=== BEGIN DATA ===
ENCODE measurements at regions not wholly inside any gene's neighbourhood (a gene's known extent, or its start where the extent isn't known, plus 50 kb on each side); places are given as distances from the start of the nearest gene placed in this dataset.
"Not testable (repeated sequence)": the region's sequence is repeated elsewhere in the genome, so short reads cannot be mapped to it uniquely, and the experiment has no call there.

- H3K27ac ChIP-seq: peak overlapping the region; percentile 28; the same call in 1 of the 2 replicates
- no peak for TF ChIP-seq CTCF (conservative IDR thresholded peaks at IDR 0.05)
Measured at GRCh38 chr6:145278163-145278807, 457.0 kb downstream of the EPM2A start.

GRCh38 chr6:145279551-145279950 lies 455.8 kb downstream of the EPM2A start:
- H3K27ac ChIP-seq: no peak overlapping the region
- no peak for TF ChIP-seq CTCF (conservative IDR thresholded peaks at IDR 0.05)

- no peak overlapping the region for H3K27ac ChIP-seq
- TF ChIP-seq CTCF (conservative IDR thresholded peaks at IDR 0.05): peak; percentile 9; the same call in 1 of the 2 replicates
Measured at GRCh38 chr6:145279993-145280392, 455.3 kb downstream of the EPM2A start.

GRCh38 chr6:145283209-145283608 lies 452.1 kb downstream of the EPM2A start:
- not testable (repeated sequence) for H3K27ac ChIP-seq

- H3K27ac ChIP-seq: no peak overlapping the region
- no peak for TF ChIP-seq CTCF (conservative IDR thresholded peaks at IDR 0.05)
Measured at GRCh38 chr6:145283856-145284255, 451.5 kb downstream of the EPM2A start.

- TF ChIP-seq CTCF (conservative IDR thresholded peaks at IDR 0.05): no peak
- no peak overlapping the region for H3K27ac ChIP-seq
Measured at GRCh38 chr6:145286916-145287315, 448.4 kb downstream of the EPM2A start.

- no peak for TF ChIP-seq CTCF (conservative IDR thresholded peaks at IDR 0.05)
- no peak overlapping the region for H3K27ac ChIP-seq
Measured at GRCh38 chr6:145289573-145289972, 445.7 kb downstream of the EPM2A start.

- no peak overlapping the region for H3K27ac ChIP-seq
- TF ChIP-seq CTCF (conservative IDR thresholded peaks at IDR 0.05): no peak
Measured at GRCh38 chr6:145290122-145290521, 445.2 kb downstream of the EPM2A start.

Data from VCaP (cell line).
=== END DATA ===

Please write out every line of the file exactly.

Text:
ENCODE measurements at regions not wholly inside any gene's neighbourhood (a gene's known extent, or its start where the extent isn't known, plus 50 kb on each side); places are given as distances from the start of the nearest gene placed in this dataset.
"Not testable (repeated sequence)": the region's sequence is repeated elsewhere in the genome, so short reads cannot be mapped to it uniquely, and the experiment has no call there.

- H3K27ac ChIP-seq: peak overlapping the region; percentile 28; the same call in 1 of the 2 replicates
- no peak for TF ChIP-seq CTCF (conservative IDR thresholded peaks at IDR 0.05)
Measured at GRCh38 chr6:145278163-145278807, 457.0 kb downstream of the EPM2A start.

GRCh38 chr6:145279551-145279950 lies 455.8 kb downstream of the EPM2A start:
- H3K27ac ChIP-seq: no peak overlapping the region
- no peak for TF ChIP-seq CTCF (conservative IDR thresholded peaks at IDR 0.05)

- no peak overlapping the region for H3K27ac ChIP-seq
- TF ChIP-seq CTCF (conservative IDR thresholded peaks at IDR 0.05): peak; percentile 9; the same call in 1 of the 2 replicates
Measured at GRCh38 chr6:145279993-145280392, 455.3 kb downstream of the EPM2A start.

GRCh38 chr6:145283209-145283608 lies 452.1 kb downstream of the EPM2A start:
- not testable (repeated sequence) for H3K27ac ChIP-seq

- H3K27ac ChIP-seq: no peak overlapping the region
- no peak for TF ChIP-seq CTCF (conservative IDR thresholded peaks at IDR 0.05)
Measured at GRCh38 chr6:145283856-145284255, 451.5 kb downstream of the EPM2A start.

- TF ChIP-seq CTCF (conservative IDR thresholded peaks at IDR 0.05): no peak
- no peak overlapping the region for H3K27ac ChIP-seq
Measured at GRCh38 chr6:145286916-145287315, 448.4 kb downstream of the EPM2A start.

- no peak for TF ChIP-seq CTCF (conservative IDR thresholded peaks at IDR 0.05)
- no peak overlapping the region for H3K27ac ChIP-seq
Measured at GRCh38 chr6:145289573-145289972, 445.7 kb downstream of the EPM2A start.

- no peak overlapping the region for H3K27ac ChIP-seq
- TF ChIP-seq CTCF (conservative IDR thresholded peaks at IDR 0.05): no peak
Measured at GRCh38 chr6:145290122-145290521, 445.2 kb downstream of the EPM2A start.

Data from VCaP (cell line).